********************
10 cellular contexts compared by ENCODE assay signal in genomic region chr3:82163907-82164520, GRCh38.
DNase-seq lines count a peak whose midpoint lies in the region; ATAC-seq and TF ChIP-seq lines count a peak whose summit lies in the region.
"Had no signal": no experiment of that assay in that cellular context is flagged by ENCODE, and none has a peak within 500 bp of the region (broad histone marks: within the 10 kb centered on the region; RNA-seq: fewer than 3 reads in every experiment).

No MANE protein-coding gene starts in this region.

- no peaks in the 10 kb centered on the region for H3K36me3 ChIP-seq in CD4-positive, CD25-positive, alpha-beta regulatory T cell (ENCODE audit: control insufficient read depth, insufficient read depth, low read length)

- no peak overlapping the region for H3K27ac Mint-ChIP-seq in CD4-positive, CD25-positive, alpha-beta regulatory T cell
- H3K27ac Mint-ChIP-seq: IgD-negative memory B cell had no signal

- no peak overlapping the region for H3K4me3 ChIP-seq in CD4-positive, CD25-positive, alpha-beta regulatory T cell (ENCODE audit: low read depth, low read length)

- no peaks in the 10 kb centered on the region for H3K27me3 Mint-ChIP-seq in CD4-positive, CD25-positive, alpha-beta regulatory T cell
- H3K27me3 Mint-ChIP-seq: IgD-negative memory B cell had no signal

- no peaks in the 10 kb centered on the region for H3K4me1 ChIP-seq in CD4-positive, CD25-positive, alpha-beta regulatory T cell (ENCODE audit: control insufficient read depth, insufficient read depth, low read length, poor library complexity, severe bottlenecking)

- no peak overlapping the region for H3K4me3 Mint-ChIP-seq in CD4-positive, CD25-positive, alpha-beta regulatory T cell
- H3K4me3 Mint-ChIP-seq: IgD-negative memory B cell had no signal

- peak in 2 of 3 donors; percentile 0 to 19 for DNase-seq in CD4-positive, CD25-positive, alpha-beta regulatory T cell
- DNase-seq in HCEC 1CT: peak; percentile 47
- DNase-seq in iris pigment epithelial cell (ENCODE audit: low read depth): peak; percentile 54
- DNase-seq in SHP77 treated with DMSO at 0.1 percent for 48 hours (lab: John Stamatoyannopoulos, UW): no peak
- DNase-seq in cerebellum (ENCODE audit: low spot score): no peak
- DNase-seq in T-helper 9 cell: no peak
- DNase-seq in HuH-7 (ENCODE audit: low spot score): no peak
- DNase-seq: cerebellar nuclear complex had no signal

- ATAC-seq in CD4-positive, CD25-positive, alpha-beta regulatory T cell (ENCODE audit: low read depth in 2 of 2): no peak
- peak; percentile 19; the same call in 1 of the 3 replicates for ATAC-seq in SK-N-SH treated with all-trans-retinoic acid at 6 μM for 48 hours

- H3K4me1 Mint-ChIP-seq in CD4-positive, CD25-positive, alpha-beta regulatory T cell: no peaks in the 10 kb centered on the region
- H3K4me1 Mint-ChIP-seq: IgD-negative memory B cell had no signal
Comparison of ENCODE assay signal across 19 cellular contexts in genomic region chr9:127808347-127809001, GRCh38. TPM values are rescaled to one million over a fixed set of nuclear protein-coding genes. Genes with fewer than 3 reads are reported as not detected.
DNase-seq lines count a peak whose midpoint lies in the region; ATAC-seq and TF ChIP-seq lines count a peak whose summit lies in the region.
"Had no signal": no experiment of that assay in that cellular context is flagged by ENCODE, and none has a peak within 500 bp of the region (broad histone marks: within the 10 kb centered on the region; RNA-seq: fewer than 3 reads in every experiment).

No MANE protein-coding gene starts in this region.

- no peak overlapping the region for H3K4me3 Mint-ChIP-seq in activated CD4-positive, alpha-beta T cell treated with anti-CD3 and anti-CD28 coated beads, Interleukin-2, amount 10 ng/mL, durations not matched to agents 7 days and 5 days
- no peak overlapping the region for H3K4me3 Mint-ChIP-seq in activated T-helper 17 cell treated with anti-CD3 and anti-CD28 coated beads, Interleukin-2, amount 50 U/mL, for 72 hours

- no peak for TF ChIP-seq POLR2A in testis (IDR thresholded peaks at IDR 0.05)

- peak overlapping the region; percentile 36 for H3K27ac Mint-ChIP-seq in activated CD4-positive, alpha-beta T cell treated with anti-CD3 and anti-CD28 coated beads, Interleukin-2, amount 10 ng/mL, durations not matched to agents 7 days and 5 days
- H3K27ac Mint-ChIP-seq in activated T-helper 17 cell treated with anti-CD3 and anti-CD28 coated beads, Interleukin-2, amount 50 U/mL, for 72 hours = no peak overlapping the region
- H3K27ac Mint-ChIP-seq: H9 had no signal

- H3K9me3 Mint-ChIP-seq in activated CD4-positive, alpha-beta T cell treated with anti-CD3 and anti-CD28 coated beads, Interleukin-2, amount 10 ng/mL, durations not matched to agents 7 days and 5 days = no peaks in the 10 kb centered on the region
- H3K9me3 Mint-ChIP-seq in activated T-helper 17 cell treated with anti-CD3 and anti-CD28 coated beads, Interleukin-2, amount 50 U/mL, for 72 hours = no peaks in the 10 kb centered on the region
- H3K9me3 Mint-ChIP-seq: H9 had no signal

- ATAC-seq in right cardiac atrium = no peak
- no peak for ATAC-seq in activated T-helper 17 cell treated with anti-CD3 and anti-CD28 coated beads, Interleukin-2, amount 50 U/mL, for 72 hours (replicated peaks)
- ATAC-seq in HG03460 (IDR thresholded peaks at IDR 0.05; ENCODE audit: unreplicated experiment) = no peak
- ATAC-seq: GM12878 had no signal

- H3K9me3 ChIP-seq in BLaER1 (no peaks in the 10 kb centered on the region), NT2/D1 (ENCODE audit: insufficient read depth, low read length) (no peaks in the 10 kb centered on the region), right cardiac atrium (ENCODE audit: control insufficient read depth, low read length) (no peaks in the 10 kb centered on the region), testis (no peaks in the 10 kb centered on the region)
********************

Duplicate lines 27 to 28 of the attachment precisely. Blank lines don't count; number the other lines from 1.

DNase-seq lines count a peak whose midpoint lies in the region; ATAC-seq and TF ChIP-seq lines count a peak whose summit lies in the region.
"Had no signal": no experiment of that assay in that cellular context is flagged by ENCODE, and none has a peak within 500 bp of the region (broad histone marks: within the 10 kb centered on the region; RNA-seq: fewer than 3 reads in every experiment).